- May we open up the outside or transmittal envelope which contains the absentee ballot voter envelope and ballot prior to 5:00 p.m. on June 9?
While there is no specific prohibition relative to opening the “outside” envelope, which contains the absentee voter envelope and enclosed ballot, doing so may raise a host of issues. Our recommendation is that the envelopes not be opened or otherwise altered in any way from the way in which they were received by the District Clerk until 5:00 p.m. on election day in order to instill in voters the greatest level of confidence and integrity in the electoral process during these extraordinary times.
- What if the ballot has been incorrectly marked by a voter? For example, if there are only two vacant school board seats but a voter indicates that they are voting for three nominees (i.e. “over votes”), what should we do with the ballot?
The State Education Law provides that, if it is for any reason impossible to determine a voter’s choice of candidate for an office, the vote shall not be counted for such office and should be treated as a blank vote. Where a school district receives an absentee ballot where a voter has voted for more than the eligible candidates, then it would be impossible for the school district to determine the voter’s choice of candidates and thus, the ballot should be treated as a blank vote for purposes of the election. Assuming the ballot is otherwise valid, the vote toward the budget and any other propositions should still be counted.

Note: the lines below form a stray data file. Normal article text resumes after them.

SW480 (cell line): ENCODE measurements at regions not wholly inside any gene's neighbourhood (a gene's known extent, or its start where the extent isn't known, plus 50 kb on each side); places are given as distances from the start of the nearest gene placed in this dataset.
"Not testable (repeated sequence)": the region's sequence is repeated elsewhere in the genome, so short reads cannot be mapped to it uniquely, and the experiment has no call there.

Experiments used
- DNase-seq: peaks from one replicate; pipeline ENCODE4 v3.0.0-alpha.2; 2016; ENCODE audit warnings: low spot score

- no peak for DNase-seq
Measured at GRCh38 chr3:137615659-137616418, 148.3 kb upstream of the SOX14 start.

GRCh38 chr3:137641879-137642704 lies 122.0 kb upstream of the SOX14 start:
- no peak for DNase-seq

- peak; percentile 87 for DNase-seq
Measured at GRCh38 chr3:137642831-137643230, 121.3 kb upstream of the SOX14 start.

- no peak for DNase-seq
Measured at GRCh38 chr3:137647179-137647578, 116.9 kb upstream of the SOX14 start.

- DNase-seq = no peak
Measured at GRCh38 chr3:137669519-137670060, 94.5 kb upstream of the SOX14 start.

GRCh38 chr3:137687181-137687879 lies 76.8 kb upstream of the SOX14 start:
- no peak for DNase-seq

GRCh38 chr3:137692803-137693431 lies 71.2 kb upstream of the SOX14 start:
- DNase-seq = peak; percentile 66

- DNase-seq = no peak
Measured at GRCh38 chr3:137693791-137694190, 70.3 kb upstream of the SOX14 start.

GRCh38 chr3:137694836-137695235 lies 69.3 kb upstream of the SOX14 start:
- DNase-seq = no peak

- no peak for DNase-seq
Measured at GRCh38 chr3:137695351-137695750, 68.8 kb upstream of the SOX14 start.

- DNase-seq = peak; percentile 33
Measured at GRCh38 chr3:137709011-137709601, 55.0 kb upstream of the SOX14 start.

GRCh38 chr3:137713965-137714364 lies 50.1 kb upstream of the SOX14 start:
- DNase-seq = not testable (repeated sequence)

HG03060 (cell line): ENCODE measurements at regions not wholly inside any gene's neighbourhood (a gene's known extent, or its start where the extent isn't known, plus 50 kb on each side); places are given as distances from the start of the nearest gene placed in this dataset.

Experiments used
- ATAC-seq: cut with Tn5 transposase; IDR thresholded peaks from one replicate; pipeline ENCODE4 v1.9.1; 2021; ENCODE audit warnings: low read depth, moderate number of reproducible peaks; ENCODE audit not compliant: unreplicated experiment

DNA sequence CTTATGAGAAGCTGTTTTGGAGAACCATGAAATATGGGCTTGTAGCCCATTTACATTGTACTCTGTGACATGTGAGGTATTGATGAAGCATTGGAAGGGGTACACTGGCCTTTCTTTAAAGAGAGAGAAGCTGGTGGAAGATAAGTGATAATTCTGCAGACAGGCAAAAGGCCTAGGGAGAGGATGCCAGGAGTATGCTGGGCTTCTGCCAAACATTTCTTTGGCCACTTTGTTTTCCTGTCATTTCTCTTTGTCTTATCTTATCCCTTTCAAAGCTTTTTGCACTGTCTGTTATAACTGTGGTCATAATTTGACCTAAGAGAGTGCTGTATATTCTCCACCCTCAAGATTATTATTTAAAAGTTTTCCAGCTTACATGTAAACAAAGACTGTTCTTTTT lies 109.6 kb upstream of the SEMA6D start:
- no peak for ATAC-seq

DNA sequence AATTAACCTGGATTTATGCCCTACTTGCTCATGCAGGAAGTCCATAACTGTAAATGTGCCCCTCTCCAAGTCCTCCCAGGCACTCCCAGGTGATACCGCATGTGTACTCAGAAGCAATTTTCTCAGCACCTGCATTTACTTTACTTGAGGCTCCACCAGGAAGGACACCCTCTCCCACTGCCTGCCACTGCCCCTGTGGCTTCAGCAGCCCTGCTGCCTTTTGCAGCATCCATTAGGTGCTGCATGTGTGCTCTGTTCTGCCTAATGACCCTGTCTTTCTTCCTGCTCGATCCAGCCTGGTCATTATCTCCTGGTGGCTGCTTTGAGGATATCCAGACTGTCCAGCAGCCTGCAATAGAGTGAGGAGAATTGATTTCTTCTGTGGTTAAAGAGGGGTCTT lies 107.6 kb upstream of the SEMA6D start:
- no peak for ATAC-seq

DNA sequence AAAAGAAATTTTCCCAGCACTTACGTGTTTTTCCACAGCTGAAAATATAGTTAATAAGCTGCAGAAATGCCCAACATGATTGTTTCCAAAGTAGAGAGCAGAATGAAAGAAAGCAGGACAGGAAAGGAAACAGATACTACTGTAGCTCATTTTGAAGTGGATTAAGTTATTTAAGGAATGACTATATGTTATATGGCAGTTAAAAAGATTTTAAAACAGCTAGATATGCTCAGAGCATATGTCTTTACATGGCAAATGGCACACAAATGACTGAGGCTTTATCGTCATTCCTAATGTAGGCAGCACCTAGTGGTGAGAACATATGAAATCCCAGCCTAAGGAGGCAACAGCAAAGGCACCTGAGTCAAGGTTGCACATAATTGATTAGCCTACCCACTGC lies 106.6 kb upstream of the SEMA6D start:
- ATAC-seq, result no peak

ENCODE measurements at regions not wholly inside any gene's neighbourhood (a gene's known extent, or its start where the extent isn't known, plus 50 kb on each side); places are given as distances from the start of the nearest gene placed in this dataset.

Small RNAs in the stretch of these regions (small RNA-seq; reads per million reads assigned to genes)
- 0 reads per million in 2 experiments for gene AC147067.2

- What do I do, if anything, with a ballot if a voter has submitted their ballot with written comments on it or enclosed other material with their ballot?
According to New York State Education Law Section 2034(3), the whole ballot is void if the voter:
a. does any act extrinsic to the ballot such as enclosing any paper or other article in the folded ballot, or
b. defaces or tears the ballot, or
- c. makes an erasure thereon, or
d. in a union free school district meeting or election, makes any mark thereon other than a single cross X mark in pen or pencil, or a single check ✓ mark, in pen or pencil, in a voting square, or other than the writing in a name for the purpose of voting; provided, however, that an erasure or a mark other than a single cross X mark in pen or pencil, or a single check ✓ mark, in pen or pencil, made in a voting square shall not make the ballot void, but shall render it blank as to the office in connection with which it is made. No ballot shall be declared void or partially blank because a cross X mark or check ✓ mark thereon is irregular in form.